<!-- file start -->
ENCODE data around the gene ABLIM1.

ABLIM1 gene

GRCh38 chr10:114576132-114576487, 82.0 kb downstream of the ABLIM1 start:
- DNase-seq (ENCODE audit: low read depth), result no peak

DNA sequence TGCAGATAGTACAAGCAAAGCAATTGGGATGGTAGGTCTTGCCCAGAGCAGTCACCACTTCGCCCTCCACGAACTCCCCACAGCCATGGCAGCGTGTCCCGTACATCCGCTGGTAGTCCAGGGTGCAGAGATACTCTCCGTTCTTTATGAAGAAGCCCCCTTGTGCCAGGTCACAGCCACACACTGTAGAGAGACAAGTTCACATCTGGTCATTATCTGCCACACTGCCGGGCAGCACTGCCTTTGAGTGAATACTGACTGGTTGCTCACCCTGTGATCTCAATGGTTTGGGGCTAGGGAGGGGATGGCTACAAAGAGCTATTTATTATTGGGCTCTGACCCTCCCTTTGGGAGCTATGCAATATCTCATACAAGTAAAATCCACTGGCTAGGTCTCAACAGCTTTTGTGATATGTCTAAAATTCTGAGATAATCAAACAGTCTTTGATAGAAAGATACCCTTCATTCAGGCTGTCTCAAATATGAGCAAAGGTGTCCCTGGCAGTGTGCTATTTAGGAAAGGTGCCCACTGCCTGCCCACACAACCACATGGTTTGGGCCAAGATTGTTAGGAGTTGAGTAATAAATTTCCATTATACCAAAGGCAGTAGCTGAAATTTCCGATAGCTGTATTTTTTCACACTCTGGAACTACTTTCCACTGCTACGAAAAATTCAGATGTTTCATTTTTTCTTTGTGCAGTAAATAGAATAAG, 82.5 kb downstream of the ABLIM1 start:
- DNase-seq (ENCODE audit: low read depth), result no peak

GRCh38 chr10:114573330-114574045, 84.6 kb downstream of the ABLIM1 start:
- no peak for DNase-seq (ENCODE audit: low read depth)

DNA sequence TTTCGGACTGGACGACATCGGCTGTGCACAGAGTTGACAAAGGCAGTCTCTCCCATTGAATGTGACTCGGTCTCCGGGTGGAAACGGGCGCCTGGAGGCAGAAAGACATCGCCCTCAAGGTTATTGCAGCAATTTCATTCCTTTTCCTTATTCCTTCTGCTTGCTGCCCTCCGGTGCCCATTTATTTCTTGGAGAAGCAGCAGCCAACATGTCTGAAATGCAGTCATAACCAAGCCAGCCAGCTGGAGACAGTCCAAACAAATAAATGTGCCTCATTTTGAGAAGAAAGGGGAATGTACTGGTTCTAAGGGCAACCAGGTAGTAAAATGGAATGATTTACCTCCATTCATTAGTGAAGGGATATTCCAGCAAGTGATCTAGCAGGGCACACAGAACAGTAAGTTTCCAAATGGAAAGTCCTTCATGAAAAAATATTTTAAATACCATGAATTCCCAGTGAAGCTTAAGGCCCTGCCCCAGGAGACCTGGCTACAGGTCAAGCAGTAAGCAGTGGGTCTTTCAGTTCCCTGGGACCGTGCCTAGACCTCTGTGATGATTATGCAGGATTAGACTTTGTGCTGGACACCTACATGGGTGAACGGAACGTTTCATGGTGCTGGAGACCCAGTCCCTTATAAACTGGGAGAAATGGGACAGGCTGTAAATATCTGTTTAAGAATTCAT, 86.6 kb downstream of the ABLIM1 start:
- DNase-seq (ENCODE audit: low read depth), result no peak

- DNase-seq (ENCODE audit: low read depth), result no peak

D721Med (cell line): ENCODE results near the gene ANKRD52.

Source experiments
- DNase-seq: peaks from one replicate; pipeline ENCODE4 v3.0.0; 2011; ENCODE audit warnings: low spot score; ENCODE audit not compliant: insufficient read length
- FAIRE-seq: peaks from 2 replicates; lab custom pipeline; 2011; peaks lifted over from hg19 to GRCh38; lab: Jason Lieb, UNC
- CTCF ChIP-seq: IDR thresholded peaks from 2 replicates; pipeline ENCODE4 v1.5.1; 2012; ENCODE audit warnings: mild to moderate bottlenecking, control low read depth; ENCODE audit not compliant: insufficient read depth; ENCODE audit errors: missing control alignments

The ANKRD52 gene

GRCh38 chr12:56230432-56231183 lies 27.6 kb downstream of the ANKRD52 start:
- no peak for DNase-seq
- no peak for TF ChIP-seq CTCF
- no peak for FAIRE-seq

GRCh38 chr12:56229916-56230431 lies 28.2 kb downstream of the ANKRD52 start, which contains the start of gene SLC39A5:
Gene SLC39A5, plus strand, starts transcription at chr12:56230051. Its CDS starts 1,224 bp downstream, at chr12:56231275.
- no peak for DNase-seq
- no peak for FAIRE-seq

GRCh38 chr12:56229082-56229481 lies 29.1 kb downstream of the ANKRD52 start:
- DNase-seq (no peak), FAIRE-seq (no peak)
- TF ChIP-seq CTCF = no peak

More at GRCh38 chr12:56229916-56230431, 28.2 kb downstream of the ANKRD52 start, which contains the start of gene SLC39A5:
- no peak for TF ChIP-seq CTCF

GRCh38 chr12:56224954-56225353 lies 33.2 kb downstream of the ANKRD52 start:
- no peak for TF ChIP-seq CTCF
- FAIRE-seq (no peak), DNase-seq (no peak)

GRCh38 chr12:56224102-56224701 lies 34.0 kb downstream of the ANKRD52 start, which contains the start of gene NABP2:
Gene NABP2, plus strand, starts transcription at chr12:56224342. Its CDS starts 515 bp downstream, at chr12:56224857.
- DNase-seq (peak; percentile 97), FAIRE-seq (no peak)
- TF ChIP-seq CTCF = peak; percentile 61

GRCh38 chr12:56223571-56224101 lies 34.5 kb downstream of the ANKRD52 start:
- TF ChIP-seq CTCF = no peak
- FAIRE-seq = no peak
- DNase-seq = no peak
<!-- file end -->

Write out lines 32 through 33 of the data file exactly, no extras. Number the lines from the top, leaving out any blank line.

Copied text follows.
- no peak for TF ChIP-seq CTCF
- FAIRE-seq (no peak), DNase-seq (no peak)